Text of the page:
Dear John -
At 07:17 PM 4/01/02 -0800, John Gamblin wrote:
>What I object to in particularly is exactly why you
>say that feeding wild birds is such a bad thing?
Please take the trouble to read the information sheet carefully. What it
does is endorse some feeding of wild birds in particular circumstances or
if done with care. It does NOT say that feeding is necessarily or
automatically 'a bad thing', although it does point out that there are
dangers associated with it. When you feed wild birds, I am sure that you
do so in full awareness of such dangers, but the info sheet was produced
mainly for members of the public who do not know very much about bird
ecology. Glib comparisons with the situation in other countries (e.g.
those with different climatic regimes or suites of introduced species) are
inappropriate. The relevant text reads:
>If you decide to help your bird refugees survive until their burnt habitat
regenerates sufficiently to provide for their needs again, you should
consider providing food for them. Artificial feeding of native birds is
controversial; many people believe they should find their own food and
bushfires are natural events to which they should be adapted.
>However, bushfires in Australia's settled regions are often caused or
exacerbated by human malice, ignorance and carelessness, and their effects
on native fauna may be magnified by vegetation clearance and the patterns
of settlement. The apparently natural environment that the birds inhabit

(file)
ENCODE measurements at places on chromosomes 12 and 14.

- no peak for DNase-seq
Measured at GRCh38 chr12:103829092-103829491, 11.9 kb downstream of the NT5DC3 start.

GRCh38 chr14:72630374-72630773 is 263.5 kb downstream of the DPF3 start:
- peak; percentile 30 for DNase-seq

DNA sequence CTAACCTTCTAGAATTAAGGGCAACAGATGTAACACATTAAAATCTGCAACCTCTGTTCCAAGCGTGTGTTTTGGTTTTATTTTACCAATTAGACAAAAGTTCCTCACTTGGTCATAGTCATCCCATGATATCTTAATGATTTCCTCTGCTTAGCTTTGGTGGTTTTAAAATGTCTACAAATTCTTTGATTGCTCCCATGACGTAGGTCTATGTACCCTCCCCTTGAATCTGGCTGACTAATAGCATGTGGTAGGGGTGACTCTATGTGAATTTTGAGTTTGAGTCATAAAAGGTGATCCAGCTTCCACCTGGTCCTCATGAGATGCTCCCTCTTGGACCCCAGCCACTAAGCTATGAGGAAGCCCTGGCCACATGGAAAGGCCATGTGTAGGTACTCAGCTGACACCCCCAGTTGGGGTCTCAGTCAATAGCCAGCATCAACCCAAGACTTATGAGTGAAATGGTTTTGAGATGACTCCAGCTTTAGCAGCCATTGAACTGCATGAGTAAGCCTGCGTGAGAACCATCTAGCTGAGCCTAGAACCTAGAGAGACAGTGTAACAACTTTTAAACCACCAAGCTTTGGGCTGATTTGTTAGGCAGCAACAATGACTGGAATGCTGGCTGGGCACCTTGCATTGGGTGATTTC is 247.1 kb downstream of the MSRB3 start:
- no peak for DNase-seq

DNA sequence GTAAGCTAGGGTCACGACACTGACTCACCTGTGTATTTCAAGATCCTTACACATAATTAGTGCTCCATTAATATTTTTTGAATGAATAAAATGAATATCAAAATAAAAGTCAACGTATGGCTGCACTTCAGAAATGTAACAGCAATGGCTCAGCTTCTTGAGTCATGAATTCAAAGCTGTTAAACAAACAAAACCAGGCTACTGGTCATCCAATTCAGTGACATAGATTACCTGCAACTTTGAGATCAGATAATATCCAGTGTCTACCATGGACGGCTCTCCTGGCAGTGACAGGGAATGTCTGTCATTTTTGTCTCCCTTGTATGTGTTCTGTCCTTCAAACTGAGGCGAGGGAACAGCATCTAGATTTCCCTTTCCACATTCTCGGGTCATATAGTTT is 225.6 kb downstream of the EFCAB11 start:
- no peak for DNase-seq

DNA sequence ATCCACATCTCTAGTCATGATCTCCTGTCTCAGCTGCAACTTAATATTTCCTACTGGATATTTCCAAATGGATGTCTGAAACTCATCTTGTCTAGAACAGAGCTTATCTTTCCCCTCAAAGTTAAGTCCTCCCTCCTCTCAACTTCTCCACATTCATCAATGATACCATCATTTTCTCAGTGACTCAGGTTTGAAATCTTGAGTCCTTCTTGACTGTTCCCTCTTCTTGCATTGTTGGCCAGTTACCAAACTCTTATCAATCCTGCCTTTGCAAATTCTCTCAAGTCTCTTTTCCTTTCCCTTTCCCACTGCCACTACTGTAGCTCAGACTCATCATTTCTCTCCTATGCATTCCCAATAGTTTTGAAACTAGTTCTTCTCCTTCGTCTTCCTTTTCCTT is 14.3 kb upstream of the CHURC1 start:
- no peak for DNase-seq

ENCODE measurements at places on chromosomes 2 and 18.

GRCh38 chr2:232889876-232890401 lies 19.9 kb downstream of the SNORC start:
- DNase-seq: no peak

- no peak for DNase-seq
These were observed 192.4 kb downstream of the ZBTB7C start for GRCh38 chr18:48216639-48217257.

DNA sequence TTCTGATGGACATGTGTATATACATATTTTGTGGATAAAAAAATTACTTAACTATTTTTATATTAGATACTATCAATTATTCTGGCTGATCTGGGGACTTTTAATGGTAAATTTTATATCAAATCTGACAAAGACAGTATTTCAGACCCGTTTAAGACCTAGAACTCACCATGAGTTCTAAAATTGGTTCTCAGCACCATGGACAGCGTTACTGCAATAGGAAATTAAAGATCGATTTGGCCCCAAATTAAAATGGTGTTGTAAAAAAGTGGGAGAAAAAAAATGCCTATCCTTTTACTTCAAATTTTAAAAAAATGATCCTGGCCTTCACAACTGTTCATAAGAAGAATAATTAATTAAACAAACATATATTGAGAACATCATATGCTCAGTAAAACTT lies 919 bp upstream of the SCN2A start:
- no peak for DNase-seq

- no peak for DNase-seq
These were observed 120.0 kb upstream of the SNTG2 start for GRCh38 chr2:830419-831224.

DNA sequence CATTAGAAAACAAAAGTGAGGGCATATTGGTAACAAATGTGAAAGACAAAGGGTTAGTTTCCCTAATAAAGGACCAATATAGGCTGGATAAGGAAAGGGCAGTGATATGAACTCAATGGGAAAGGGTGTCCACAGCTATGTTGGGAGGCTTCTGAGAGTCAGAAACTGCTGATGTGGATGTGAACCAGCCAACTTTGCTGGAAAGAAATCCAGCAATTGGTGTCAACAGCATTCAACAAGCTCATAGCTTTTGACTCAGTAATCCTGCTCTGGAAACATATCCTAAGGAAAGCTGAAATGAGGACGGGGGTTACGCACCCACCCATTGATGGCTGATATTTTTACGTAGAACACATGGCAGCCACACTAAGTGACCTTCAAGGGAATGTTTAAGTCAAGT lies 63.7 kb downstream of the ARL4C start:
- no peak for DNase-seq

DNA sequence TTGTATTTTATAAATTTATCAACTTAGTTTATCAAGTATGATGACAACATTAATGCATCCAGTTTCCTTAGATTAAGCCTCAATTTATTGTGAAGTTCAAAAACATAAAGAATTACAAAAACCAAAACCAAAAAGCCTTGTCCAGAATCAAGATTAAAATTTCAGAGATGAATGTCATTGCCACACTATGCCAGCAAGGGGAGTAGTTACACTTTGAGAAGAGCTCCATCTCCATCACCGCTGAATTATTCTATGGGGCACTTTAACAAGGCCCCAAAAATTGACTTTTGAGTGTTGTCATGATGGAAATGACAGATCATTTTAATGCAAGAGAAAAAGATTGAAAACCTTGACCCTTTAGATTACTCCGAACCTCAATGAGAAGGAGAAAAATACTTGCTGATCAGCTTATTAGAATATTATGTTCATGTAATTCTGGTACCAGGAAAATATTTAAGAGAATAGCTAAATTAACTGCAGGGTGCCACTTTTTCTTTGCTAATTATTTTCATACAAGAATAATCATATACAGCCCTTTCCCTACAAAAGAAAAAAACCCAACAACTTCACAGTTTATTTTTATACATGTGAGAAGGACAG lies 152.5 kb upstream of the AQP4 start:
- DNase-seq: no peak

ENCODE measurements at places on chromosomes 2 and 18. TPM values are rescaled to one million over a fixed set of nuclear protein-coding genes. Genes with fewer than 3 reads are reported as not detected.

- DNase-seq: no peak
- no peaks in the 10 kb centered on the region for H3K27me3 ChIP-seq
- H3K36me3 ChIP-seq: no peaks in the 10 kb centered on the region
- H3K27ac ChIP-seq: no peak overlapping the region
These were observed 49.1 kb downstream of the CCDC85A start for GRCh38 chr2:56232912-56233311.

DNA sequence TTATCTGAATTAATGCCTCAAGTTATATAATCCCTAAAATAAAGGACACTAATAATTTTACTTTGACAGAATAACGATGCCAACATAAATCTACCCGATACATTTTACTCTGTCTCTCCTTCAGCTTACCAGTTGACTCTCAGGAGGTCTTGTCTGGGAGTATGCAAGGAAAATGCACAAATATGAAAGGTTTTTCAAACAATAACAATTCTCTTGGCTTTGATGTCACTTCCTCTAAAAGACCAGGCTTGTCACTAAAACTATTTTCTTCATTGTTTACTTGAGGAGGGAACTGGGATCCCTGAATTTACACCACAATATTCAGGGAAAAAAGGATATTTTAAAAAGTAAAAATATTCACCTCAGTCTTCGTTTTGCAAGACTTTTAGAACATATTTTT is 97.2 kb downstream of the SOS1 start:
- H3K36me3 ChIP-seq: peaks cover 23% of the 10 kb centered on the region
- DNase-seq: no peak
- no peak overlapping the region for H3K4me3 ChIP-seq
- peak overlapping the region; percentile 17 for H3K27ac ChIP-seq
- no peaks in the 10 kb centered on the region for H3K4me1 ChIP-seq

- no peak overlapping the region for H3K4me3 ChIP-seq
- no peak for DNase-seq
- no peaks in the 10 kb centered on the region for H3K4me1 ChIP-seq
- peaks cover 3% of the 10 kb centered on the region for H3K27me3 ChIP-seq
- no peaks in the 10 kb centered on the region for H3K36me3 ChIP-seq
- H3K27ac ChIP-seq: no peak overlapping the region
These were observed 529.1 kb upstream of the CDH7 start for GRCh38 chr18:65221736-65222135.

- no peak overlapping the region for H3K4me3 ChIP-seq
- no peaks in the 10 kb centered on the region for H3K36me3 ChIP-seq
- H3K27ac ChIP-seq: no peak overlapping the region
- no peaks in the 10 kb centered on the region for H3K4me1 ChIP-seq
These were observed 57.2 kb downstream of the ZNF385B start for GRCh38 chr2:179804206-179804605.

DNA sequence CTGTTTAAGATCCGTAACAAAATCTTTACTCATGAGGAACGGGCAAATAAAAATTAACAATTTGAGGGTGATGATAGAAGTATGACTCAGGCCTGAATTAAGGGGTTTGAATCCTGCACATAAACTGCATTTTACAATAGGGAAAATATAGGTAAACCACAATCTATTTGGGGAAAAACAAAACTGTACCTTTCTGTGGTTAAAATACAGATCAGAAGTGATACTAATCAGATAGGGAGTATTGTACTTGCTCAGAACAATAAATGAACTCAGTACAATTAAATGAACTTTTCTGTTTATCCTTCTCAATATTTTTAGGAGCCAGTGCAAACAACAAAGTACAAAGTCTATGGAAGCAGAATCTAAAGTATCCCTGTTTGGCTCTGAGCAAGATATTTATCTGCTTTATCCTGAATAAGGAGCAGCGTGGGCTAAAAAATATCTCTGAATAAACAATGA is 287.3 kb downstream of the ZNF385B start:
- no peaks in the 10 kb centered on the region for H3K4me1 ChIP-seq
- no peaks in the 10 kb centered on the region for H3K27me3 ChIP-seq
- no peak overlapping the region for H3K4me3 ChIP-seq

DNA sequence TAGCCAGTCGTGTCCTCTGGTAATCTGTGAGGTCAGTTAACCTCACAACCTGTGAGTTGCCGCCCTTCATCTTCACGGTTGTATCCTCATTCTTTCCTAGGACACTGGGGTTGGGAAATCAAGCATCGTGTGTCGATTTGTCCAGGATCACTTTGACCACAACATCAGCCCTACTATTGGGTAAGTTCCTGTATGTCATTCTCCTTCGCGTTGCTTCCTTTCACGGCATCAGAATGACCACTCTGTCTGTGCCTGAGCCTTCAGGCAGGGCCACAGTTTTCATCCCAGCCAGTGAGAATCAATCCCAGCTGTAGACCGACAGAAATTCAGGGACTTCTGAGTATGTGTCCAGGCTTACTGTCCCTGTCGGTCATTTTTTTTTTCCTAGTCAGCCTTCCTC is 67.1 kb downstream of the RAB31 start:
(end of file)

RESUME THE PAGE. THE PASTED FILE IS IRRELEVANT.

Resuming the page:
has been permanently affected in subtle ways by humans. The purist
position of complete non-interference with natural processes is
inappropriate where many ecosystems require active management to maintain
their biological diversity, complexity and viability.
>Feeding birds in suburban gardens can also be valuable in re-establishing
the links between modern society and the natural environment in which our
origins lie. It teaches us how birds behave, the needs of different
species, the dynamics of the seasons and the breeding cycles and how birds
are affected by environmental changes. It also provides pleasure to many
people and may be a catalyst for children to become environmentally aware.
>There are also dangers associated with feeding garden birds. It can
increase the risk of disease, and of unbalanced diet. It can sustain
artificially high numbers of a few aggressive, feral or pest species at the
expense of small and timid kinds. Overfeeding can lead to wastage and rot
which will attract rats, cats, flies and European Wasps.
>Feeding birds can be rewarding but it should be done only on your own
property with discretion, with an awareness of possible ramifications, and
it should be monitored by minds constantly alert to its consequences. In
the long run it is preferable to feed birds by growing suitable fruit, seed
and nectar-producing, and insect-attracting, plants.
415 Riversdale Road
HAWTHORN EAST 3123, Australia
Tel: (03) 9882 2622, fax: (03) 9882 2677
Web site: <http://www.birdsaustralia.com.au>
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